“The biggest concern currently comes from our huge stocked clients, which issued profit warnings. This foreshadows that the markets will see an additional downturn,” said Marzotto chief executive officer Sergio Tamborini, adding that the company aims to grow in China and the Middle East. “There are some additional markets that are currently growing a lot, such as Brazil and India, but each presents some limitations, including customs duties and seasonal temperatures that make the products inappropriate.”

Marzotto, which also owns Italian silk maker Ratti, announced the acquisition of velvet specialist Redaelli Velluti, which controls three brands: Redaelli Velluti, Niedieck and Christoph Andreae.

“This operation is part of the strategy we started in 2005, with the goal of creating a conglomerate of high-end textile companies,” Tamborini said.

The Radaelli Velluti brand presented high-end women’s silk and cashmere velvets with a shiny effect, while Niedieck showcased viscose or silk embossed plush velvet, specifically designed for outerwear.

For next fall, Biella-based Botto Giuseppe developed its “Multicontrol Weather” range, including waterproof and stain-resistant cloths in stretch wool and wool with silk.

“The cost of raw materials is a bit lower at the moment, but taxation is extremely high and the price of energy is up,” said Botto Giuseppe textile designer Marco Bille. “So we decided to raise our prices by 5 percent.”

At the fair’s Shirt Avenue section, Albini Group unveiled the collections of its five brands: Cotonificio Albini, Thomas Mason, David & John Anderson, Albiate 1830 and Albini Donna.

The Bergamo-based group registered a 6 percent increase in exports in the first half, driven by growing requests for its most luxurious products.

Albini Group is also developing Albini Energia, a green program focused on reducing energy waste and carbon footprints, as well as producing and using alternative energies. Cotonificio Albini presented its “Flanellino,” a new linen flannel with fine dobbies in a wide color palette, spanning from classic shirt colors, such as blue and black, to mélange hues, pastels and deep fall tones of burgundy, saffron and tobacco. The brand also re-proposed its signature “Piuminofeeling,” an exclusive fabric made with high-end Egyptian Ginza 87 cotton.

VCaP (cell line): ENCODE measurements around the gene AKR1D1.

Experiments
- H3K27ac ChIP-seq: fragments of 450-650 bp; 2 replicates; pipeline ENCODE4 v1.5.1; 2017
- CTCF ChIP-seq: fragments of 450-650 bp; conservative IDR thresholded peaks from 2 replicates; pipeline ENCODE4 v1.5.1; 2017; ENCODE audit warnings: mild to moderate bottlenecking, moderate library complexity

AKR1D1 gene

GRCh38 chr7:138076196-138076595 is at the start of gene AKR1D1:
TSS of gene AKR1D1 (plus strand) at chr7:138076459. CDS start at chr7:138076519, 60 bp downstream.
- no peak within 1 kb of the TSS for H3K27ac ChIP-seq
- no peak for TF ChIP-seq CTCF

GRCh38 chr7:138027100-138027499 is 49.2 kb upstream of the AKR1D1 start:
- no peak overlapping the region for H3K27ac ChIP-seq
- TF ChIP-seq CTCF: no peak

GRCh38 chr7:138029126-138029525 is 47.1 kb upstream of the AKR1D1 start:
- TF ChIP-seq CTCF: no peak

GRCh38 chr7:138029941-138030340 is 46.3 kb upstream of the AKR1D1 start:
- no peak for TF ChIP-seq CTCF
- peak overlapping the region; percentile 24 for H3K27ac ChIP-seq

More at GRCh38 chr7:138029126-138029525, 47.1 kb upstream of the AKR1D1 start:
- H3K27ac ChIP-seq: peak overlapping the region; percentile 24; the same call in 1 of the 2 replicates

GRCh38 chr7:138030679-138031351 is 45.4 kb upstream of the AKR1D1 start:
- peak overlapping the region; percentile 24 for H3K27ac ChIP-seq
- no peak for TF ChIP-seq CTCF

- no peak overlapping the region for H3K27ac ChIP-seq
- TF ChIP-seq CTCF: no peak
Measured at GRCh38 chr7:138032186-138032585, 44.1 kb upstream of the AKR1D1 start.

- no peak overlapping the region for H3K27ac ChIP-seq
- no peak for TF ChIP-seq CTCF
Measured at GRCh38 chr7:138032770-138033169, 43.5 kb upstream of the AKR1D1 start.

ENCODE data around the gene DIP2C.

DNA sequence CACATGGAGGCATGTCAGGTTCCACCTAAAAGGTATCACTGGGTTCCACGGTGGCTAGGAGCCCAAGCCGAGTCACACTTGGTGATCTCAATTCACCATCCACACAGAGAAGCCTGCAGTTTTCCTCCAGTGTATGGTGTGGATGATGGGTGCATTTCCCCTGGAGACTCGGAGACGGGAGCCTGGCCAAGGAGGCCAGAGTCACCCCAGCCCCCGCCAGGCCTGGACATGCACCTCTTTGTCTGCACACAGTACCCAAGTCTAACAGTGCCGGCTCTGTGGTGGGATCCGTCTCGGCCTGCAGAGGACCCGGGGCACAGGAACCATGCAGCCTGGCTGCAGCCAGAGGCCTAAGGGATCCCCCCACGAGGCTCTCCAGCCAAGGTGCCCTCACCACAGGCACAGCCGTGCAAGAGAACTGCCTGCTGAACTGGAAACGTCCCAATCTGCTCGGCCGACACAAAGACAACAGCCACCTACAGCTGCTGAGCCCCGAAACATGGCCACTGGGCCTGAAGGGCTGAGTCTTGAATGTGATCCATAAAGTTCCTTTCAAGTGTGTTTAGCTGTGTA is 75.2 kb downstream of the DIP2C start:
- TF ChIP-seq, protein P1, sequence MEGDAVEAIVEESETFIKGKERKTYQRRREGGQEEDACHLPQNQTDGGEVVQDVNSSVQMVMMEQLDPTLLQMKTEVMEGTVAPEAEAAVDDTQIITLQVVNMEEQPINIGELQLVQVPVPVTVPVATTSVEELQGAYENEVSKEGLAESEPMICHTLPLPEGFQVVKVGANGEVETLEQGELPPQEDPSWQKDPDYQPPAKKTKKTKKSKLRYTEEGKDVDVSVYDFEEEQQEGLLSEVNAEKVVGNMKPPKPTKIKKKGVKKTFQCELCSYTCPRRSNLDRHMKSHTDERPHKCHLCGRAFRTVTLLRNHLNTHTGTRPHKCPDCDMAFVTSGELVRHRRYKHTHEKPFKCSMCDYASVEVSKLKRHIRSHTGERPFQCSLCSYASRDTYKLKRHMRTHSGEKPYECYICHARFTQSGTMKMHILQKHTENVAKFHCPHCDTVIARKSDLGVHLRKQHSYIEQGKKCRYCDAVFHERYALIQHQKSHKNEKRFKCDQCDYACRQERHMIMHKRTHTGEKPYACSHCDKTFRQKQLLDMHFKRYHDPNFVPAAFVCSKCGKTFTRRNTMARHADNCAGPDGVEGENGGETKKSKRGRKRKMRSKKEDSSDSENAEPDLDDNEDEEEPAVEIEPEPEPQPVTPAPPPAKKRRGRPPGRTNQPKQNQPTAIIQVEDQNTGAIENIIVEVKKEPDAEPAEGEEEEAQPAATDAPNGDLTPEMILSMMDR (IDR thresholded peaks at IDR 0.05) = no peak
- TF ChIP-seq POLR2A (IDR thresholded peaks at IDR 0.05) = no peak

The British-inspired Thomas Mason label focused on bold colors, delivering a range of multicolor cotton fabrics in checkered, pin-striped and tartan patterns.

At Milano Unica, Testa launched ultraluxurious Egyptian shirting cotton fabrics blended with 24-karat gold, which wholesale from $400 to about $1,000 a meter.

The shirting-fabric producer presented a classic, formal collection filled with cotton fabrics with micropatterns on white or light blue, and a more casual range featuring textured cloth with particular finishing. Testa also introduced “Natural comfort,” a cotton fabric said to have the same elasticity of stretch fabrics.

“We are focusing on China because we see good opportunities there,” said Testa managing director Michele Ferrario. “We are also growing in Italy, the United States and Northern Europe.”